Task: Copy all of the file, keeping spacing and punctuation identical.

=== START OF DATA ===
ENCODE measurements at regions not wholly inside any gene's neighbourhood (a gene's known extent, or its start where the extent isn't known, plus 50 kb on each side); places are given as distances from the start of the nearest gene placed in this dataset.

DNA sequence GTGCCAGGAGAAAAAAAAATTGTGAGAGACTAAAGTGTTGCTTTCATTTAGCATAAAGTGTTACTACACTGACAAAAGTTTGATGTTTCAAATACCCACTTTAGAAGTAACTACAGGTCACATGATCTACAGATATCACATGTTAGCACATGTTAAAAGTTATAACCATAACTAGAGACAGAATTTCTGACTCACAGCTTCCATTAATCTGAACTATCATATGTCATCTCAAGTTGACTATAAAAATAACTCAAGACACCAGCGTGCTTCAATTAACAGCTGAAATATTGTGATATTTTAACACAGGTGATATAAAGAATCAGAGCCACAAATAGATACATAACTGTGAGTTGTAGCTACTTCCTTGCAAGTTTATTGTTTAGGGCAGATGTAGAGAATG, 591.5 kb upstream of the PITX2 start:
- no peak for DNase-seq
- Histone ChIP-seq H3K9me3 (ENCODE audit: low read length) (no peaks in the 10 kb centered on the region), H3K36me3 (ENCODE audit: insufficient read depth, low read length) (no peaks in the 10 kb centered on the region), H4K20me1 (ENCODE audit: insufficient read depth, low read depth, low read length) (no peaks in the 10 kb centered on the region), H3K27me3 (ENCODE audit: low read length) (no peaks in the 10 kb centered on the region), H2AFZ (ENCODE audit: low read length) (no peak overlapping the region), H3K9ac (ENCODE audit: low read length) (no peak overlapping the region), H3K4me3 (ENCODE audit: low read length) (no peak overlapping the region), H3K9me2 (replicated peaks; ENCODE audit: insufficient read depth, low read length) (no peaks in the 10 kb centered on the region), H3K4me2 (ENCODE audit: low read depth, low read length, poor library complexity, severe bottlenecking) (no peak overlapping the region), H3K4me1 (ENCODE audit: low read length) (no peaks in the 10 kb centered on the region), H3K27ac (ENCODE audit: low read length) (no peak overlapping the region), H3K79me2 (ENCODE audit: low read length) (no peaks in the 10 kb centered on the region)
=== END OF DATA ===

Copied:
ENCODE measurements at regions not wholly inside any gene's neighbourhood (a gene's known extent, or its start where the extent isn't known, plus 50 kb on each side); places are given as distances from the start of the nearest gene placed in this dataset.

DNA sequence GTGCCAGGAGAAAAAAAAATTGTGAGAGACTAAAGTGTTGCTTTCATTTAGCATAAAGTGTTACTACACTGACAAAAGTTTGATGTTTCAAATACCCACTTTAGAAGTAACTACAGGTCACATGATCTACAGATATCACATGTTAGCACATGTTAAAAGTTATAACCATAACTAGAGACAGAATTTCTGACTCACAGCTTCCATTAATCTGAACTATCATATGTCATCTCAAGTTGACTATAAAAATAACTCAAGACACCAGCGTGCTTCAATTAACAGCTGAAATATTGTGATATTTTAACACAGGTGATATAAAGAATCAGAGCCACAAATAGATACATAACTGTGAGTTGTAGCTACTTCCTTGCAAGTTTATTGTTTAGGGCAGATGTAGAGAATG, 591.5 kb upstream of the PITX2 start:
- no peak for DNase-seq
- Histone ChIP-seq H3K9me3 (ENCODE audit: low read length) (no peaks in the 10 kb centered on the region), H3K36me3 (ENCODE audit: insufficient read depth, low read length) (no peaks in the 10 kb centered on the region), H4K20me1 (ENCODE audit: insufficient read depth, low read depth, low read length) (no peaks in the 10 kb centered on the region), H3K27me3 (ENCODE audit: low read length) (no peaks in the 10 kb centered on the region), H2AFZ (ENCODE audit: low read length) (no peak overlapping the region), H3K9ac (ENCODE audit: low read length) (no peak overlapping the region), H3K4me3 (ENCODE audit: low read length) (no peak overlapping the region), H3K9me2 (replicated peaks; ENCODE audit: insufficient read depth, low read length) (no peaks in the 10 kb centered on the region), H3K4me2 (ENCODE audit: low read depth, low read length, poor library complexity, severe bottlenecking) (no peak overlapping the region), H3K4me1 (ENCODE audit: low read length) (no peaks in the 10 kb centered on the region), H3K27ac (ENCODE audit: low read length) (no peak overlapping the region), H3K79me2 (ENCODE audit: low read length) (no peaks in the 10 kb centered on the region)